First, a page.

W3C home > Mailing lists > Public > public-tracking@w3.org > March 2013

Re: Moving "C"onsent from Tracking Status to Permitted Use?

From: Ronan Heffernan <ronansan@gmail.com>
Date: Fri, 29 Mar 2013 10:00:39 -0400
Message-ID: <CAHyiW9KXAU4LzKLXcy=v=iOqk6J89NYK15YXmSm6N9nEidprHg@mail.gmail.com>
To: "Mike O'Neill" <michael.oneill@baycloud.com>
Cc: Tracking Protection Working Group WG <public-tracking@w3.org>
Most users *never* visit our website directly (a common problem), and when
they arrive, if they are able to refuse an in-band exception, despite
having granted an out-of-band exception, then we must be able to rely on
the out-of-band exception.  We will also not be able to even query the
exception API, for a large portion of our hits, since JS will not be
allowed by the publishers.  That entire mechanism is basically useless for
us.  If it works for some sites, that's great; but I am fairly certain that
we will have to rely on out-of-band exceptions.

BTW, unless the spec is going to mandate a common per-machine repository
for exceptions, you will have a problem of different User Agents on a
machine having different sets of granted exceptions. It is not really "one
visit" to set the exception(s); it is at least one visit per UA profile.

--ronan



On Fri, Mar 29, 2013 at 8:40 AM, Mike O'Neill
<michael.oneill@baycloud.com>wrote:

> Hi Ronan,****
>
> ** **
>
> A web-wide exception for a panel member would only take one visit to a
> site with the same domain, or redirects through the same domain, as your
> 1x1 gif. The DNT:0 signal is persistent, and only removable via userís
> explicit action so there would be no change necessary to the publisherís
> site or need to use an external library.****
>
> ** **
>
> The web-wide exception is transparent and always under the control of the
> user who can revoke it through their browser UI. An undefined out-of-band
> mechanism cannot do that, and would be too open to being misused. Surely it
> would be better to rely on the in-band mechanism to differentiate yourself
> from your less respectable competition?****
>
> ** **
>
> ** **
>
> Mike****
>
> ** **
>
> ** **
>
> ** **
>
> *From:* Ronan Heffernan [mailto:ronansan@gmail.com]
> *Sent:* 29 March 2013 11:25
> *To:* Mike O'Neill
> *Cc:* Matthias Schunter (Intel Corporation); public-tracking@w3.org
> *Subject:* Re: Moving "C"onsent from Tracking Status to Permitted Use?****
>
> ** **
>
> [Summarizing some off-list back-and-forth with Mike O'Neill:]
>
> I do not think that OOBC is going to be a "transitory mechanism".  The
> in-band exception API will not be usable in a great many cases.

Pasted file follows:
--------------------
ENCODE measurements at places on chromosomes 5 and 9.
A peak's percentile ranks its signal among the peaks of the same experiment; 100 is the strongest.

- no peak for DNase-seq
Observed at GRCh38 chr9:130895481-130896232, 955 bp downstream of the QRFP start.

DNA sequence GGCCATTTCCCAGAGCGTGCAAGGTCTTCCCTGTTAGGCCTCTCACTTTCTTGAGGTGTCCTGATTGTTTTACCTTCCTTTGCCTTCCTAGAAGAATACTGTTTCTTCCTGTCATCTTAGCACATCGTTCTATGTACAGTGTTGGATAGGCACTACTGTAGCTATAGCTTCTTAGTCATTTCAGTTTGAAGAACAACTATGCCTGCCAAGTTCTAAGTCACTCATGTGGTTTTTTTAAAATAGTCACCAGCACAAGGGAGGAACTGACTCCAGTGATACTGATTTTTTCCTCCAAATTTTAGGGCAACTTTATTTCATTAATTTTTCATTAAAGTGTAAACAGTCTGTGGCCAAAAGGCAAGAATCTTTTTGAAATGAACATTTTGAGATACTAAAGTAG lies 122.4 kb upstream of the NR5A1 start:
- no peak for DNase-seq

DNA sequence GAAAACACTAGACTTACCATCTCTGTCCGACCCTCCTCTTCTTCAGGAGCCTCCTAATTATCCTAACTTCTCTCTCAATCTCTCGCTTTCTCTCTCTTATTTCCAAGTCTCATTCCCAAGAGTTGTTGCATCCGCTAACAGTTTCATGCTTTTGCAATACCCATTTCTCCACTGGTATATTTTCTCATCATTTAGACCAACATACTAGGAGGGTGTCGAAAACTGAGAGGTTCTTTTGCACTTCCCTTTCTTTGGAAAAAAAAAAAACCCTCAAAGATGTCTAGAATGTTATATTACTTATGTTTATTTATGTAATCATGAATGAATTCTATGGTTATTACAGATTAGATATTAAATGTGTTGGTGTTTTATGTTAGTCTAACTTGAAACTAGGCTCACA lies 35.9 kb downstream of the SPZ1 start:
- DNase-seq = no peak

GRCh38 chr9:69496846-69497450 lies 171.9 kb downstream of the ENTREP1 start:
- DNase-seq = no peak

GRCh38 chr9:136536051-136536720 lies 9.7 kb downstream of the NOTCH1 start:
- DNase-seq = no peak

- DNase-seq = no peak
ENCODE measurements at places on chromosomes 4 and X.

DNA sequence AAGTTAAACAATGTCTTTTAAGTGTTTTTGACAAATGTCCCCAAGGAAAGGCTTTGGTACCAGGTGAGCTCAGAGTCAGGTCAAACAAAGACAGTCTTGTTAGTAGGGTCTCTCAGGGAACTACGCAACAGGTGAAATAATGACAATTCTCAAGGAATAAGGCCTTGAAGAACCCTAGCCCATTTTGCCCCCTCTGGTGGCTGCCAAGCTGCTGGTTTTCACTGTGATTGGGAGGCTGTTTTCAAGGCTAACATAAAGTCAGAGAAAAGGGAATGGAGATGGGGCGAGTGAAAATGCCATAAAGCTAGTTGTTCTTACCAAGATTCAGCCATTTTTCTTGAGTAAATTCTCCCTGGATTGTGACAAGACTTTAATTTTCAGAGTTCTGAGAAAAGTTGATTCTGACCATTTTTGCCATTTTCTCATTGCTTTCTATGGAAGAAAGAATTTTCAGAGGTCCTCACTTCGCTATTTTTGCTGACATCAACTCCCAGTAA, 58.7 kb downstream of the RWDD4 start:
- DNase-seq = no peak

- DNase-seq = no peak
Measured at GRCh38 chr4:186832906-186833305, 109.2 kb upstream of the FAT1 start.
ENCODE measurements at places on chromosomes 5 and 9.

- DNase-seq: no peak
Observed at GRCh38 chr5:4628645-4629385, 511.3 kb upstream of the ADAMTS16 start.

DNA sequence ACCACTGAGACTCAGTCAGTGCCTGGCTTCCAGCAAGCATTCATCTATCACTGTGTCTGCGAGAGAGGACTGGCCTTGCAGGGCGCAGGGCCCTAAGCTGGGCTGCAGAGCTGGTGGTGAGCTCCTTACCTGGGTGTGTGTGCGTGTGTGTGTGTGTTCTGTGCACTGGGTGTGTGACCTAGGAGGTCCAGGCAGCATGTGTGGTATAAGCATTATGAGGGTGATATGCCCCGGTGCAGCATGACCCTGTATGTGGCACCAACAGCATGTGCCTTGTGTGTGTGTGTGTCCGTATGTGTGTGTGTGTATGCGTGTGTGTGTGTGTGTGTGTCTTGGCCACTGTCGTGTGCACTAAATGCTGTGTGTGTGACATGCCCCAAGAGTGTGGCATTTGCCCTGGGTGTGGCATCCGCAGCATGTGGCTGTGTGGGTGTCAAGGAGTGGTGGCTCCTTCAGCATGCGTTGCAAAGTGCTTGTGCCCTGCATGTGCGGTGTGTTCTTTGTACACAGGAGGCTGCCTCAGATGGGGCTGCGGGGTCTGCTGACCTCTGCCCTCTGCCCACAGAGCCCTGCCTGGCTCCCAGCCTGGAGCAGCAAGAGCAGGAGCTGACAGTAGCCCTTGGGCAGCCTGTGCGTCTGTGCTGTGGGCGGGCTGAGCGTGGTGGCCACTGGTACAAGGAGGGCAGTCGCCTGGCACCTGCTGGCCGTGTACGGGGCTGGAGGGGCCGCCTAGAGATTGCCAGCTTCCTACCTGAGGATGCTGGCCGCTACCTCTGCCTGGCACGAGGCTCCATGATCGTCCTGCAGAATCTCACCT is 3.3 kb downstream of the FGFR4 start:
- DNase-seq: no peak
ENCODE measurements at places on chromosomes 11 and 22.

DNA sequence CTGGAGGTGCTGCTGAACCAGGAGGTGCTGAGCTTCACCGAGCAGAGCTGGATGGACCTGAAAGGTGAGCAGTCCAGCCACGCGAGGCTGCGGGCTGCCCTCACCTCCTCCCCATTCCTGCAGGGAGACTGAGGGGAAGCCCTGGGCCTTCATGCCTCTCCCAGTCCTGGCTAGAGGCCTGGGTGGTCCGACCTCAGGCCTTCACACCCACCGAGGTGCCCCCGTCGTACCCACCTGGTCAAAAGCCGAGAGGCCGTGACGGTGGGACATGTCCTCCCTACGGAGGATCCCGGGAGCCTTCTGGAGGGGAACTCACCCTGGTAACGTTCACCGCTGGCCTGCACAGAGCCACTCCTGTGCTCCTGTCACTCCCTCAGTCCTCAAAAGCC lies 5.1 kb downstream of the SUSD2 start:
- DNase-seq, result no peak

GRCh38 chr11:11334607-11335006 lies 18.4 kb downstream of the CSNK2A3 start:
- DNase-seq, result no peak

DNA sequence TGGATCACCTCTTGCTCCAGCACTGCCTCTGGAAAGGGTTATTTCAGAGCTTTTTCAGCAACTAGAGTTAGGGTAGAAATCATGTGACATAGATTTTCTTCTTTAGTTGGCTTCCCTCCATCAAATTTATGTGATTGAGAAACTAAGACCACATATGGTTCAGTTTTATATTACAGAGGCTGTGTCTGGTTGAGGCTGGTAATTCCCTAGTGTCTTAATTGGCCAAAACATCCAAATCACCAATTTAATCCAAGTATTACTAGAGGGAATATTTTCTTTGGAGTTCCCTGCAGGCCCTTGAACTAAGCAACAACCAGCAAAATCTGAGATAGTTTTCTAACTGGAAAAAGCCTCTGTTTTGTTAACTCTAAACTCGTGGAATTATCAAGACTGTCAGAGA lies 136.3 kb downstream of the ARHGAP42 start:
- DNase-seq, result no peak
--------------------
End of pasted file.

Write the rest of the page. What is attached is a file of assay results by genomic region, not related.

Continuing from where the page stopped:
>
> For every publisher (major website operator), we have to ask if they will
> allow us to send JS to browsers when we are a 3rd party on their site.
> Some providers, especially major providers, tell us "No".  In that case, we
> have to use image-based content, not JS-based content.  That disallows  a
> few of our advanced features, and will prevent any JS-based API
> interaction.  I understand their position; if I ran a major website I would
> be wary of allowing 3rd parties to inject JavaScript that could screw-up
> the appearance or otherwise degrade the user experience on my site.
>
> We will also not be allowed to "link-off" to another page to get consent.
> Publishers will not want *their* users leaving *their* site to go
> grant/deny exception to third parties.  If there is a control link or
> request for consent in the HTTP header, and that control link or question
> is going to trigger a UA popup (or other on-screen element), we will be
> forbidden by most major publishers to exercise that feature.  They didn't
> spend hundreds of thousands of dollars designing a beautiful (and "sticky")
> website to have a bunch of 3rd party user-interaction destroy the user
> experience.  The popups will scare uninformed users and destroy the
> aesthetics of the site/visit for other users.  So in reality, on most major
> websites, research companies and other third parties will never get the
> opportunity to exercise the in-band consent mechanism, or even declare
> their existence in any way that will result in major UAs putting anything
> in the user's face. We will have to operate without being able to interact
> with users.
>
> One important solution to these problems is OOBC.
>
> --ronan
>
> ****
>
> On Thu, Mar 28, 2013 at 9:40 AM, Mike O'Neill <michael.oneill@baycloud.com>
> wrote:****
>
> I think this also solves Adrian's use case, as far as I understand it,  of
> establishing consent across devices, i.e. by a user clicking a link in an
> email.
>
> If the server can recognise it has OOB consent for this user (using a
> cookie
> probably or a unique URI ) then it can convert it in-band as soon as it
> can.
> i.e. by calling the API if the response is HTML or encouraging the user to
> go the domain as a 1st party. There will need to be a way to get round
> third-party default blocking (which is becoming the norm) and the consent
> API is the best way to do that. OOB response headers might not be good
> enough, except for the first time, because it is not as transparent or as
> simply revocable.
>
> There should be non-normative text recommending this so OOB consent is
> positioned as a transitory mechanism rather than a replacement for the API.
>
> Mike****
>
> ** **
>
> ** **
>
Received on Friday, 29 March 2013 14:01:31 UTC

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